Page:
Monday, December 7, 2015

Comcast About to Screw Over the Deaf Community

I didn't know this, but apparently, in five states, Comcast has an actual data cap on regular Internet. Not on mobile, but on your everyday home Internet. For every 50 gbs used after the 300 gb limit, you get charged $10. I don't know how many gigabites I use each month, but even having to worry about this at all would piss me off.

But to deaf people, it's worse than annoying. Because they can't exactly use the phone to talk to friends and family like hearing people can. They rely on video chat to talk to people in sign language if they want more intimate conversation than text chat. Or, if they need to communicate with people who don't know sign language, they use a video relay service with a translator. Video chat uses a lot of data, meaning that they're much more vulnerable to being charged more, even though deaf people have a harder time getting a job and are much more vulnerable to living in public.

Comcast's Controversial New Data Limits Are Even More Annoying for the Deaf Community

For the deaf community, putting a cap on data is the same as fining hearing people for talking on the phone, and it stifles their ability to communicate with the outside world.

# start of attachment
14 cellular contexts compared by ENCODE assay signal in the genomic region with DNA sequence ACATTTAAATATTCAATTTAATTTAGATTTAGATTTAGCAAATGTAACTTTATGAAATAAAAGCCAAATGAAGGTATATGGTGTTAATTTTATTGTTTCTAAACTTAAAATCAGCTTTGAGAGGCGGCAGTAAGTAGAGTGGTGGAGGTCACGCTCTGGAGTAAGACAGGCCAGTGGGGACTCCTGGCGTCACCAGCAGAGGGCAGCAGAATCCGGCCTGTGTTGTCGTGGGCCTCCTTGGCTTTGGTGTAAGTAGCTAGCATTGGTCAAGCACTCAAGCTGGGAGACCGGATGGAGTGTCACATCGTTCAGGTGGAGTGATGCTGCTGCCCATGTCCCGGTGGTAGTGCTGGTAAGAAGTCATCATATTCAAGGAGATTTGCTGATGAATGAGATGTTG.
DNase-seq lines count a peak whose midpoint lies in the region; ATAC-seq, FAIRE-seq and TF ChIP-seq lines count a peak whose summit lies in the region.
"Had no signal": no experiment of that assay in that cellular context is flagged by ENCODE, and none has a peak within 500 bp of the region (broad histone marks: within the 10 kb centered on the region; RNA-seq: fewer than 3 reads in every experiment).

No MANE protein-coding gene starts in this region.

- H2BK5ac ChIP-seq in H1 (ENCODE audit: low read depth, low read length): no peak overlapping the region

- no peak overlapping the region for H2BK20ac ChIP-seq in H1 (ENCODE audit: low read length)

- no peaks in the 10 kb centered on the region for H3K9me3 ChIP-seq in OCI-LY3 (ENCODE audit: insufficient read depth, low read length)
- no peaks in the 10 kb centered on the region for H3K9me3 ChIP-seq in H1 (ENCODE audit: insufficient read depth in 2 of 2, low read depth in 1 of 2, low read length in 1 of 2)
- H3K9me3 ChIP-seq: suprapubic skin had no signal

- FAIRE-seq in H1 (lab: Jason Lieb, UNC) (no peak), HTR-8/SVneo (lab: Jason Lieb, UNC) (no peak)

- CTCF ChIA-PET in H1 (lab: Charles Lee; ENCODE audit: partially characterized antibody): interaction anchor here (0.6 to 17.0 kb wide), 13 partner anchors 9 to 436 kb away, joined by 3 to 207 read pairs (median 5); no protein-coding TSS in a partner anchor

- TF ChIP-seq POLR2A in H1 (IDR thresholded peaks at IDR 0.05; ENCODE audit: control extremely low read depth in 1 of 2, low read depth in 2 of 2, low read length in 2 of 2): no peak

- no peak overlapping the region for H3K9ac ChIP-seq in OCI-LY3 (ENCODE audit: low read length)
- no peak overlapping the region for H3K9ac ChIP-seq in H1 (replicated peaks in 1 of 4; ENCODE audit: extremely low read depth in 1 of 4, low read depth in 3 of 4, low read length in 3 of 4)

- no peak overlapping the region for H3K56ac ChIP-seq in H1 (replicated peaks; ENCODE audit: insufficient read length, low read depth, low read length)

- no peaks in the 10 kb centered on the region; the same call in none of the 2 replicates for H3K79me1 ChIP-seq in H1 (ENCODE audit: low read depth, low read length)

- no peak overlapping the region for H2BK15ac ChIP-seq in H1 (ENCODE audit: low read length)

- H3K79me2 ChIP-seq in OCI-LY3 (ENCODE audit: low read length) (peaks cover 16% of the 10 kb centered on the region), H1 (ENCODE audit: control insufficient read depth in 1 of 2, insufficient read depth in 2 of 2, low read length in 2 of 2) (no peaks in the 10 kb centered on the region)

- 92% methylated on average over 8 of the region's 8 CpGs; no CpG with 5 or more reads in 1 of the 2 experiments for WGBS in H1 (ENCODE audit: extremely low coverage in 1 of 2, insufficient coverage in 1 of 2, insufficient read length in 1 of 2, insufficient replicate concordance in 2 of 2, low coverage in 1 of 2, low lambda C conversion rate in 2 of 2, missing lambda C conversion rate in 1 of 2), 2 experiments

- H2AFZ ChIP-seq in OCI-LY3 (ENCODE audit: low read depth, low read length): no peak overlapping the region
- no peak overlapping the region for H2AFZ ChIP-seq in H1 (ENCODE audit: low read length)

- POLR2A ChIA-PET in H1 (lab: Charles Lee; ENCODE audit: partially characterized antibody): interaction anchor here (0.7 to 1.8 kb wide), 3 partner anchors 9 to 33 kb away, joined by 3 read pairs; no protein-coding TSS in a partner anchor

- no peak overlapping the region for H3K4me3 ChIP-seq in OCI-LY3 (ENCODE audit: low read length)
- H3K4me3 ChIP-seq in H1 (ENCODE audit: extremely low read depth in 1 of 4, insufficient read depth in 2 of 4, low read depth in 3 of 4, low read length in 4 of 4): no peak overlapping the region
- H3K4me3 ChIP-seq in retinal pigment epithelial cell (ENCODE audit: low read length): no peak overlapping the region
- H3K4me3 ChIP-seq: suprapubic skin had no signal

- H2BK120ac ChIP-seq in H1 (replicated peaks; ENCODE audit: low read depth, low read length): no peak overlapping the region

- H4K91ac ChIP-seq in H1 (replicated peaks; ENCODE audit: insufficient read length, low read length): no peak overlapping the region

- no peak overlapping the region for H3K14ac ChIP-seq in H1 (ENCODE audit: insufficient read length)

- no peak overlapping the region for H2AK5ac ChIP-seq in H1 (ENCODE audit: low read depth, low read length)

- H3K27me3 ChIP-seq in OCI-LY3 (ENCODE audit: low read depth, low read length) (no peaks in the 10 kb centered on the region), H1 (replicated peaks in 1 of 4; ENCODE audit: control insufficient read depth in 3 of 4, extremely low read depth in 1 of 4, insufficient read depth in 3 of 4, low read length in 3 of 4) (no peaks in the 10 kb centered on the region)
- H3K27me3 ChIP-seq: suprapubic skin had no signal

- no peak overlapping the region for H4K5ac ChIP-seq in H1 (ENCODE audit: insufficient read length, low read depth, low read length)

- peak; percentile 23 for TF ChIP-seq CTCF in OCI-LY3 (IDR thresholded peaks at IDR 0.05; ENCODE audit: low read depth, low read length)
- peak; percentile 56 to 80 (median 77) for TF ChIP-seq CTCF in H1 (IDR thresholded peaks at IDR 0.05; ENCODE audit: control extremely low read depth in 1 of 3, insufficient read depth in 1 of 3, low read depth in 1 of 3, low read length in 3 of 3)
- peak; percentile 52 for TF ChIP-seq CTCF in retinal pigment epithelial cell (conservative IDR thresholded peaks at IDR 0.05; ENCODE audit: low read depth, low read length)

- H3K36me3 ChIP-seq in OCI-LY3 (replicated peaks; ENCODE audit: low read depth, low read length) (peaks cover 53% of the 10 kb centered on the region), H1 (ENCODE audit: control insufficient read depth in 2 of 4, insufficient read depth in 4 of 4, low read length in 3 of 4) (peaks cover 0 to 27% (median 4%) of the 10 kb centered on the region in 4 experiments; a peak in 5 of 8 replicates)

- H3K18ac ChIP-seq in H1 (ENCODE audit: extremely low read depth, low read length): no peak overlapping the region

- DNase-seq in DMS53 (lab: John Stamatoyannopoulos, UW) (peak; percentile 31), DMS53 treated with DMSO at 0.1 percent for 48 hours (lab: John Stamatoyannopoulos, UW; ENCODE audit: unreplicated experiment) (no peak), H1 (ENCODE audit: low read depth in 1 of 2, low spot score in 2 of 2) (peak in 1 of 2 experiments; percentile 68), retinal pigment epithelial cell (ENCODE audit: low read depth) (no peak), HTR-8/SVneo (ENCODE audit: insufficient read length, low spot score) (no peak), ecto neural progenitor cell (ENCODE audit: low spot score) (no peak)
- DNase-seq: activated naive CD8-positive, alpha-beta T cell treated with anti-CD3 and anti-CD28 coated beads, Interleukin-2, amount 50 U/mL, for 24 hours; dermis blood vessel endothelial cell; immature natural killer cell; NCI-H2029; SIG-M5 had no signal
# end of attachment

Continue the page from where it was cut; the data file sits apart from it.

"It's discriminatory to people who rely on video relay services because people who are hearing don't require the Internet to communicate," Heidi Johnson, an American Sign Language interpreter in New York, told Mic. "Even when the Internet connection is slow, it can affect the livelihood of someone who uses VRS to communicate for business. So limiting their ability to access the services they need limits everything they do."

So fuck Comcast even harder than usual.

This kind of thing is why I staunchly oppose the current cable/Internet monopoly problem we have going on. It's bad enough having to choose between two or three terrible Internet companies who are trying to screw you over all the time. If we just had Comcast, they'll take us for everything we're worth. Internet needs to become a public, government-controlled utility. It's essential for so many people. It's essential for my career, and I have plenty of privilege to help me out.

We hearing people need to stand up to Comcast over this. It's bad enough to be gouged like this, but when they're stepping on marginalized people in the process, that's some real motivation to put a stop to corporate bullshit.

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